I want to use this technique for a wooden (light-weight unfinished birch) eReader cover, but I’m worried about the dye wearing off onto my hands as the cover is handled. Have you noticed any dye coming off your hands as you use your card tree (which is brilliant, by the way: I want one too!)?

    Thank you!

    1. First, what a GREAT idea! I love that.
      Also, I haven’t noticed any of the color coming off, but I also don’t handle the clips (or the tree) very often. It makes me wonder if it might come off on your hands (or on your clothes/whatever you set your e-reader on!). My best thought is to dye some clothespins (or something) and handle them to see if the dye does come off???
      Sorry I can’t be more helpful!

      1. You could always do a spray clear finish coat to seal the color in. There are several good ones on the market.

  6. I absolutely LOVE your Christmas card display and want to make one of my own this weekend! Did you use the powder or liquid RIT Dye?

  7. Love your tree! I will have to make that closer to Christmas!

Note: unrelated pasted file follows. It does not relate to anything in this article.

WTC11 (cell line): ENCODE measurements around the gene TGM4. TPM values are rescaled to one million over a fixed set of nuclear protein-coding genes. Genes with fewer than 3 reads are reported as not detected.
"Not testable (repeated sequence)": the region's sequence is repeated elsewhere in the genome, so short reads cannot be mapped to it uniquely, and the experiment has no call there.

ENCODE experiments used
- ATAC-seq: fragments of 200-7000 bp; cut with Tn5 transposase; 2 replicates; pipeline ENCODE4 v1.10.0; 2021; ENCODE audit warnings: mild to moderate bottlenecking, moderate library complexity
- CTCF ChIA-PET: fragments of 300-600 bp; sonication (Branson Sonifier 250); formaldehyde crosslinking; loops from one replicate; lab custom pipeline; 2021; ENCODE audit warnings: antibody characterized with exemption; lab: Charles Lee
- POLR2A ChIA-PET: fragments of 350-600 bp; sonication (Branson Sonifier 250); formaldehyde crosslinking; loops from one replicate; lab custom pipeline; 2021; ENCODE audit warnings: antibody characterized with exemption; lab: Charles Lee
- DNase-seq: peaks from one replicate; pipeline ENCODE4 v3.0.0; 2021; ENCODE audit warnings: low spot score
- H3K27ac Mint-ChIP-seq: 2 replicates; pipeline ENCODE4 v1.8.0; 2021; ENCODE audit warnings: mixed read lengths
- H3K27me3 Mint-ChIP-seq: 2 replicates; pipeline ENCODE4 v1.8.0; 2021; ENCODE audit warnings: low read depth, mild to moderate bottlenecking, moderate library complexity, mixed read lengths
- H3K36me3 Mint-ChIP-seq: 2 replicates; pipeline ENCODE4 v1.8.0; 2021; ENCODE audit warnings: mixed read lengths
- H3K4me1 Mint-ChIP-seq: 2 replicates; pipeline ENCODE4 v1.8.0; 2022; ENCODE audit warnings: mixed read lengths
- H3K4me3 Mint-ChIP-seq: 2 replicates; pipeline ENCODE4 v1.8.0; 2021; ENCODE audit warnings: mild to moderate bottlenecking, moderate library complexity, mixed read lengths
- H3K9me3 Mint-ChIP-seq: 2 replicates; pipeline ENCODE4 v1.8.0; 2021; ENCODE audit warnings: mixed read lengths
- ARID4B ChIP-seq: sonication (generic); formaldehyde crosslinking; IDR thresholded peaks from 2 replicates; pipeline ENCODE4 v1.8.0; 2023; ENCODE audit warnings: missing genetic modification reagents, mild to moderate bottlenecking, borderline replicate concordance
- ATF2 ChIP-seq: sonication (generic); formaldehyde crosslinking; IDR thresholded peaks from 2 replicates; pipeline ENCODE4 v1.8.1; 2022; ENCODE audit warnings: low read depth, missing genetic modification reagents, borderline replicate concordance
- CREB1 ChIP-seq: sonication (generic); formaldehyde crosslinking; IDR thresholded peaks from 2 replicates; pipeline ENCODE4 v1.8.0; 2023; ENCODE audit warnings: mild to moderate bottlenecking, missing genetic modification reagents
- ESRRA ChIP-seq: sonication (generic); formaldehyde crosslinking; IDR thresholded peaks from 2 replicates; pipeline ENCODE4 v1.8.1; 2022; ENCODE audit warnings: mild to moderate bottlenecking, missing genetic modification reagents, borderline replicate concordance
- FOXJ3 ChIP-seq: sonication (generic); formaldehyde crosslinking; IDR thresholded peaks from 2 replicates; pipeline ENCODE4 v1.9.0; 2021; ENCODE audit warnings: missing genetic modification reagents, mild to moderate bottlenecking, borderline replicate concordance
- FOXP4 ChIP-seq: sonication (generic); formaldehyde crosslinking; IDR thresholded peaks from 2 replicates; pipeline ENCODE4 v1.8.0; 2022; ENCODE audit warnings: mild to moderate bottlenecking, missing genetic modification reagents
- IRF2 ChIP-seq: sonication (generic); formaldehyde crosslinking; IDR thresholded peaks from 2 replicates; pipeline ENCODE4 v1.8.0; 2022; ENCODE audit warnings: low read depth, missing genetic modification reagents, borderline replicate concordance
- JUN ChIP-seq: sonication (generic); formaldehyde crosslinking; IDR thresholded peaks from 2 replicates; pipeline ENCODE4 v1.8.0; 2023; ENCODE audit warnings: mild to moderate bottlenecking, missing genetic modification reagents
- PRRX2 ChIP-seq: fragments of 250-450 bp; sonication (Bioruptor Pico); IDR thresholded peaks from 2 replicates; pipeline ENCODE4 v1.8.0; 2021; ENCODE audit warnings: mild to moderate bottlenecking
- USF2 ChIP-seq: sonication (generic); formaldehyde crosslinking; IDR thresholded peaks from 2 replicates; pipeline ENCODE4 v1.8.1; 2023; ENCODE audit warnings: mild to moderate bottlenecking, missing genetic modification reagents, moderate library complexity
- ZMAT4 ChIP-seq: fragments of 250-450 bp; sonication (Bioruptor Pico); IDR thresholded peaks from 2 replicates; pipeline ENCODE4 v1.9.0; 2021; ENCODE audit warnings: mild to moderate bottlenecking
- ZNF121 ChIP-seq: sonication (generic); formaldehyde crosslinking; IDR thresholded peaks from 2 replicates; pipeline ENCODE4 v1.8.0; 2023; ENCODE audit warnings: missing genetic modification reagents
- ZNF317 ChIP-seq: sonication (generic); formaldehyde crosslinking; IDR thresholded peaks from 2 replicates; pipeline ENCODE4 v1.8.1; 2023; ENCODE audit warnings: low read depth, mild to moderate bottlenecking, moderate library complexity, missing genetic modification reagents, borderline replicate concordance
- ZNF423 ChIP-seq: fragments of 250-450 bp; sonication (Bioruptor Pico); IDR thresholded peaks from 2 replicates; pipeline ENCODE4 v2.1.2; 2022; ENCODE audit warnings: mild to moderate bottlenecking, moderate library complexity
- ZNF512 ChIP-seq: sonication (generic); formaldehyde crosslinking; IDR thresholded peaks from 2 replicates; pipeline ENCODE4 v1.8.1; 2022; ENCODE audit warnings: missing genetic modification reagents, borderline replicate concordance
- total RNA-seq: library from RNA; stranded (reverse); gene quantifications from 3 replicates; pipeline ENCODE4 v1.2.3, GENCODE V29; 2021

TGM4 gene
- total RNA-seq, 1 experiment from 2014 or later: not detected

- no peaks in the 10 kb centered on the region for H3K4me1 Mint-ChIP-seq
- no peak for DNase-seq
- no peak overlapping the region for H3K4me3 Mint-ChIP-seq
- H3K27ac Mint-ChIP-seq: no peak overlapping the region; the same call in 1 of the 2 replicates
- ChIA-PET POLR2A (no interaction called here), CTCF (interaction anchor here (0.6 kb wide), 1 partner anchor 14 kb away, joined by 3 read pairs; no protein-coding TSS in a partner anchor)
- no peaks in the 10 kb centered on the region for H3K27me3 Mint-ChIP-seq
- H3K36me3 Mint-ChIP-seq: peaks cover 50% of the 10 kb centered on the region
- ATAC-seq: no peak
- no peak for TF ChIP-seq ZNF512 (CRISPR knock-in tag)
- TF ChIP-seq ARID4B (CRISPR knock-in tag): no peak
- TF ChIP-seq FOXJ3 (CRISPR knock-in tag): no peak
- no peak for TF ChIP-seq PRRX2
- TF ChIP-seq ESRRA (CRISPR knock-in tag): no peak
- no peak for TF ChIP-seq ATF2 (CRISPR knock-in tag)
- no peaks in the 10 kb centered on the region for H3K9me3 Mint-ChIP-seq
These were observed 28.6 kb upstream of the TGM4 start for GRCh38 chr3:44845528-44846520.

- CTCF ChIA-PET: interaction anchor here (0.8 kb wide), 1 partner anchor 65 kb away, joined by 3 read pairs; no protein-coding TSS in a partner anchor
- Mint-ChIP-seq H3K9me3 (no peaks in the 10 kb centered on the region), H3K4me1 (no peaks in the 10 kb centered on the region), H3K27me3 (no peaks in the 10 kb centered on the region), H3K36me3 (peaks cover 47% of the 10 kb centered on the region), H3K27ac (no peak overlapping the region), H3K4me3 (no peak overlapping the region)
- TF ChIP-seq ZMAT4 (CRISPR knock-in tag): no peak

I dyed clothes pins in December to make magnets. They turned out great, but the silver parts rusted a little,right away, some more than others. Did this happen to you? Or do you have any ways to avoid it?

    1. Hmmm, the silver parts didn’t ever rust on mine. I wonder why not?
      I was just thinking the other day that I should dye more clothepins for non-Christmas-y purposes. 🙂

  8. I’m doing this for my classroom this year! Question: did you sand your clothespins before you dyed them? I didn’t know if this was a necessary step for clothespins. Thanks for the awesome idea!

    1. Hey Jessica- these are perfect for a classroom. Nope, no sanding, just into the dye baths.
      Hope that helps!

    1. I used food coloring mixed with 1 TBS. white vinegar and it worked perfectly! Thank you, Kirstin for this great idea!